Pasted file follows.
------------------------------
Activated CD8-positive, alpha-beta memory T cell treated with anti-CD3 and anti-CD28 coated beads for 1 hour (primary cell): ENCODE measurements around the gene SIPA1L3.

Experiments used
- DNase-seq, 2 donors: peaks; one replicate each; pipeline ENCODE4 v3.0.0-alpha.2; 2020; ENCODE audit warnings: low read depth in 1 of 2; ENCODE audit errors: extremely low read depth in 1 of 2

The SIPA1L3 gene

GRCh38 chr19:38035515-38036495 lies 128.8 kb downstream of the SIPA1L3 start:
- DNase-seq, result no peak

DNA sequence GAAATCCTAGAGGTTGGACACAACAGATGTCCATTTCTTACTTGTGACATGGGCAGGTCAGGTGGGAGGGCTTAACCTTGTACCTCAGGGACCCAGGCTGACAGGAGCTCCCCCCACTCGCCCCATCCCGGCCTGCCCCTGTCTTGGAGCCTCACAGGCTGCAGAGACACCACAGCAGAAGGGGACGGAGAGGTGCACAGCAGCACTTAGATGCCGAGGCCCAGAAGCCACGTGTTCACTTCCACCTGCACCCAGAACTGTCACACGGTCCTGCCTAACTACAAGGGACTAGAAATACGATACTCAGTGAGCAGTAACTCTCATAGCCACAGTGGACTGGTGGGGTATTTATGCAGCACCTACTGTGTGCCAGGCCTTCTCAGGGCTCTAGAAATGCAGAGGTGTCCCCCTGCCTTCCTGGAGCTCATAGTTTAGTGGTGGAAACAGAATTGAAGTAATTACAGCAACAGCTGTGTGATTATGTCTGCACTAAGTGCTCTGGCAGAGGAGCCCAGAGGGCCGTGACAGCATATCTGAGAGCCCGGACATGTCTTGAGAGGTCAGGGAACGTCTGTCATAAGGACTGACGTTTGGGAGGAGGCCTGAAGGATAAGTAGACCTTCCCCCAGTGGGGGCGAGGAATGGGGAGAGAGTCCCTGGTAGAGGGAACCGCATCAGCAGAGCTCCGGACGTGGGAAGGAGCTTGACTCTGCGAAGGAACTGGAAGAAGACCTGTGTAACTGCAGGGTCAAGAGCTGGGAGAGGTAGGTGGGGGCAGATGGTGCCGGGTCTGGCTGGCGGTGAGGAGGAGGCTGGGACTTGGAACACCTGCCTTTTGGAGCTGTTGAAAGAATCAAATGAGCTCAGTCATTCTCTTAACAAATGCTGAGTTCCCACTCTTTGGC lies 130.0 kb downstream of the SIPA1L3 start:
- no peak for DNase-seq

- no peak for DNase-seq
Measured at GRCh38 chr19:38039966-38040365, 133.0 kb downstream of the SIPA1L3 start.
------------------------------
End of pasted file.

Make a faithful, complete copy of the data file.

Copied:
Activated CD8-positive, alpha-beta memory T cell treated with anti-CD3 and anti-CD28 coated beads for 1 hour (primary cell): ENCODE measurements around the gene SIPA1L3.

Experiments used
- DNase-seq, 2 donors: peaks; one replicate each; pipeline ENCODE4 v3.0.0-alpha.2; 2020; ENCODE audit warnings: low read depth in 1 of 2; ENCODE audit errors: extremely low read depth in 1 of 2

The SIPA1L3 gene

GRCh38 chr19:38035515-38036495 lies 128.8 kb downstream of the SIPA1L3 start:
- DNase-seq, result no peak

DNA sequence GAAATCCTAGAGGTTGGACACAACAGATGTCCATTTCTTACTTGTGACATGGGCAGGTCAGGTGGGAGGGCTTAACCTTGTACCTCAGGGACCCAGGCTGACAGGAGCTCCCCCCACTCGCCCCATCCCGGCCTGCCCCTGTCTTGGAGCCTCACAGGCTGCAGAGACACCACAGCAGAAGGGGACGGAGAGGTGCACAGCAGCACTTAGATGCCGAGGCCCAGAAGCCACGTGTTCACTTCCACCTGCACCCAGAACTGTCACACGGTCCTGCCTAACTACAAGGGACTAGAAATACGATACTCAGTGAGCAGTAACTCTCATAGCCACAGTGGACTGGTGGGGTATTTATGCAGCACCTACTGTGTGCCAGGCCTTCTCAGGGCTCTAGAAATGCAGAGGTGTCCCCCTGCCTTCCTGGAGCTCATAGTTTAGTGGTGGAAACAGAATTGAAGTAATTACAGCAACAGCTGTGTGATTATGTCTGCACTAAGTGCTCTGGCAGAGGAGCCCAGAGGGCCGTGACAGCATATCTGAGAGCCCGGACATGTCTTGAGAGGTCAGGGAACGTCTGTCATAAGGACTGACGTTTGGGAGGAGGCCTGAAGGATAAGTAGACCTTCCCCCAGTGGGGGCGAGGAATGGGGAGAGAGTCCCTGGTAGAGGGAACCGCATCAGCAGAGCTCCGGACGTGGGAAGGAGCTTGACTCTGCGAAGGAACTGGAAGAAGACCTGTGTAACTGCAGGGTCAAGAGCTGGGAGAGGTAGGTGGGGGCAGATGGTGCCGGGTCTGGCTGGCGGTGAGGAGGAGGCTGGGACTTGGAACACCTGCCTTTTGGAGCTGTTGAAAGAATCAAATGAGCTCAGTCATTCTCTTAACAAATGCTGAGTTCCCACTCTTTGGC lies 130.0 kb downstream of the SIPA1L3 start:
- no peak for DNase-seq

- no peak for DNase-seq
Measured at GRCh38 chr19:38039966-38040365, 133.0 kb downstream of the SIPA1L3 start.